Northwest Military Blogs: McChord Flightline Chatter

March 10, 2017 at 7:01am

Maintaining a safe and operational airfield

To avoid a runway incursion, Mr. Urouse Williams, 62nd Airlift Wing airfield driving program manager, demonstrates the proper way of contacting the air traffic control tower for clearance to drive on the airfield. Photo credit: Senior Airman Divine Cox

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A runway incursion is considered as any unauthorized presence of an aircraft, vehicle or person on the safety protected area of a surface designated for the landing and take-off of aircraft, according to Airfield Management.

Here at McChord Field, the 62nd Operations Support Squadron airfield management section is the go-to office in the case of an airfield incursion incident at Joint Base Lewis-McChord.

"Airfield Management's primary mission and purpose is to maintain a safe, operating airfield environment and provide flight service support to base and transient aircrew," said Ms. Eileen Rodriguez, 62nd Airlift Wing airfield manager.

According to Rodriguez, runway operations are an integral part of aviation, so it is imperative that everyone be very familiar with the layout and verbiage of their airfield. Successful prevention of runway incursions requires the cooperation of all users including air traffic controllers, pilots, vehicle drivers and pedestrians operating on the airfield.

Pilots, controllers, drivers and pedestrians can all be involved in runway incursions. A contributing factor can be a breakdown in communications on the airfield and often involves some of the following infractions: use of non-standardized phraseology; failure to provide correct read back of an instruction; misunderstanding the controllers instructions; accepting clearance meant for another aircraft or vehicle or blocked transmissions.

According to the airfield management office, it is vital that before you accept the responsibility of driving on an airfield that you know clear and concise communications are the number one thing in preventing runway incursions.

"All runways allowing use of large transport aircraft require federally mandated safety areas called clear zones, surface areas and the controlled movement area," said Mr. Urouse Williams, 62nd Airlift Wing airfield driving program manager. "These areas are established to provide a safe environment for aircraft operations as well as for the protection of people on the ground."

The airfield on McChord is considered a controlled area and entering the airfield requires permission from the installation commander (coordinated through Airfield Management Operations).

"Willful or inadvertent entry violates the airfield security controlled area," said Williams. "However, the most important of the areas mentioned is the controlled movement area. Entering this area, willfully or inadvertently, without specific permission from the air traffic control tower, will lead to a safety incident called a runway incursion."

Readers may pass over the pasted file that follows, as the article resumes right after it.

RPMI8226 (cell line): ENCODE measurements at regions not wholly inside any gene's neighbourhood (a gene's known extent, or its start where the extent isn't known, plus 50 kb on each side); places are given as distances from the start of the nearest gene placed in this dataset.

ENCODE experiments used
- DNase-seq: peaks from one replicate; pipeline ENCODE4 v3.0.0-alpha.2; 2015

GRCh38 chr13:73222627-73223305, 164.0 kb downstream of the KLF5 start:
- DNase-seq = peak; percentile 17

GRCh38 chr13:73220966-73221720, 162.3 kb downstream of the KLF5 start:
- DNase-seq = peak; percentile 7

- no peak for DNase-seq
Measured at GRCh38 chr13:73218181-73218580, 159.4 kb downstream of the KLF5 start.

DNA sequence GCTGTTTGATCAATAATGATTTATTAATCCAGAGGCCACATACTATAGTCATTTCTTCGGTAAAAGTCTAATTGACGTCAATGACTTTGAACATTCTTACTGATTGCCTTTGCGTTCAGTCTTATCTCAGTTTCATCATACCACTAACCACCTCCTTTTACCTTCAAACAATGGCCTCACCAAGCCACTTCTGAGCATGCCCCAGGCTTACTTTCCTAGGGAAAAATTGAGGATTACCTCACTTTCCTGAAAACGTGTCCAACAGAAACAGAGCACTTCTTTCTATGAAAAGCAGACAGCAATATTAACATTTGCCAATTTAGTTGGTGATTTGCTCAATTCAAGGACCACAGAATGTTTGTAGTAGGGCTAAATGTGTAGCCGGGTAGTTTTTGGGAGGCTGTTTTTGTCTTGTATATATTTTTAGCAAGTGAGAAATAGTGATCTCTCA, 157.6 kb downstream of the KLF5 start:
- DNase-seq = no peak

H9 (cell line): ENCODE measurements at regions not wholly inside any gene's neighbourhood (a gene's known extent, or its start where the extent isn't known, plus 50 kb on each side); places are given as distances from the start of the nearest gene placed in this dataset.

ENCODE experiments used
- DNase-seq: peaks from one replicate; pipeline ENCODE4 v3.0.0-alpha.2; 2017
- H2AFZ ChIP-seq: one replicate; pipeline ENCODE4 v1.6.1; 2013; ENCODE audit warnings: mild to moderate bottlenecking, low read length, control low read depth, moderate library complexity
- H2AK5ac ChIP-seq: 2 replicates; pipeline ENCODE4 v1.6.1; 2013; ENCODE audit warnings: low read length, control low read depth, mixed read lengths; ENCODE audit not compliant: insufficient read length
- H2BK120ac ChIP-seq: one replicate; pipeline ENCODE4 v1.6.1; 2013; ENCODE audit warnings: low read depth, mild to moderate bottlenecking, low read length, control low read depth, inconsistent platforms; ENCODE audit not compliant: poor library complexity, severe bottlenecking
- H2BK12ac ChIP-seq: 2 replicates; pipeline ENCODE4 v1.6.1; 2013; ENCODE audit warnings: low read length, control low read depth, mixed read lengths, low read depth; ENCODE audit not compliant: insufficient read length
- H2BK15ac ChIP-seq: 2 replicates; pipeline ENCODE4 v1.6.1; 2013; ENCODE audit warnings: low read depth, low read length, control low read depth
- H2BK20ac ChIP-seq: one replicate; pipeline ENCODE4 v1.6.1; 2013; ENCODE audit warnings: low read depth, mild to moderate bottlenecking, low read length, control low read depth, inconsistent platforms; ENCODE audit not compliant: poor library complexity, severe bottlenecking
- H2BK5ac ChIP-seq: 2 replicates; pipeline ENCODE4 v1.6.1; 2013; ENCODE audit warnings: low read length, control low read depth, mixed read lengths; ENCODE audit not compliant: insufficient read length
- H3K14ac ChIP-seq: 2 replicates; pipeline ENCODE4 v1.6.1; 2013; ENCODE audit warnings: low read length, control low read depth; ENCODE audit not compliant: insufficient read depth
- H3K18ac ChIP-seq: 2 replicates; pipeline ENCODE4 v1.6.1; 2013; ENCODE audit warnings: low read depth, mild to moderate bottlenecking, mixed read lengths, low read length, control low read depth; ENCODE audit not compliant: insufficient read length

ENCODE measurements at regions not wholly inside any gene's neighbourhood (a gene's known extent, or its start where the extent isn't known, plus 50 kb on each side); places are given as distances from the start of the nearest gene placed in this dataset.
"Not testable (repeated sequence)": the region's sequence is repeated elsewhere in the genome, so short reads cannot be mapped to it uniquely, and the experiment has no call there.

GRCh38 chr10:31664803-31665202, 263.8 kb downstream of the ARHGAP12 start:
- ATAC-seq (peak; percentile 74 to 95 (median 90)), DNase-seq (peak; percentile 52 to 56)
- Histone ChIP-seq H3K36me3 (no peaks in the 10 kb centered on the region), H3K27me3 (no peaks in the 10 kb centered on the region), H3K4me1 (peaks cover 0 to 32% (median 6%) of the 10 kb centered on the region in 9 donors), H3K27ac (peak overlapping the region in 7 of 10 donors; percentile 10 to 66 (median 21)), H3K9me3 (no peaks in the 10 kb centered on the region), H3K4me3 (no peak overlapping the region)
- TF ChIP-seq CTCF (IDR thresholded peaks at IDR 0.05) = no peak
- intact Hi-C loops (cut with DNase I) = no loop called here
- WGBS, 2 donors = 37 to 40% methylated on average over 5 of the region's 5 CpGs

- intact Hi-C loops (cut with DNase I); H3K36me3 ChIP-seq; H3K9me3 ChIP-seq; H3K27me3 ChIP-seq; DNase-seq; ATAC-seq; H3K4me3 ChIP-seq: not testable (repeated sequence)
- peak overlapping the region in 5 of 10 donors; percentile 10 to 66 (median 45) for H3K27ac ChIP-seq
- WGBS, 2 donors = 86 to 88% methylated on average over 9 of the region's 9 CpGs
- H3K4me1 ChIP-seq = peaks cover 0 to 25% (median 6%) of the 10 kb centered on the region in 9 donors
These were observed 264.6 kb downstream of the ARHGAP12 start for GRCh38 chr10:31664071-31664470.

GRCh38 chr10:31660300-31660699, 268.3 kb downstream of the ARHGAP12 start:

Williams said that although there are not many safety area violation incidents, they do occur.

One area in particular that draws a lot of attention from airfield management is Perimeter Road.

"Outer Drive (part of Perimeter Road) and the adjoining jogging path around the flightline and through the required safety clear zones established is an area of concern," said Williams. "The fact that the area is not physically divided makes it possible for inadvertent entry. Personnel must not leave the road or jogging path towards the runway. This area is an established security and safety controlled area and any person entering it must have a specific purpose supporting aircraft operation activities, as well as permission."

Another area of concern for airfield management that puts McChord at risk for an airfield incursion is flightline drivers.

"Anyone driving on the airfield must be trained and certified on proper procedures," said Williams. "The Airfield Driving Program is assigned to this office and ensures all base airfield drivers are trained to operate and drive in vicinity of aircraft and within aircraft authorized areas."

Awareness and posted controlled area signs serve as a way to help prevent unintentional entry to established security and safety controlled areas.

"Even one incident has the potential to lead to a catastrophic accident resulting in the loss of many lives as well as the loss of millions of dollars in equipment," said Williams. "Airfield incursions do happen here on McChord and we just want all personnel to be educated about it and just be very aware of their surroundings."

For more information about airfield incursions or should you observe unauthorized personnel or wildlife in controlled areas, contact Airfield Management at 253.982.5611.

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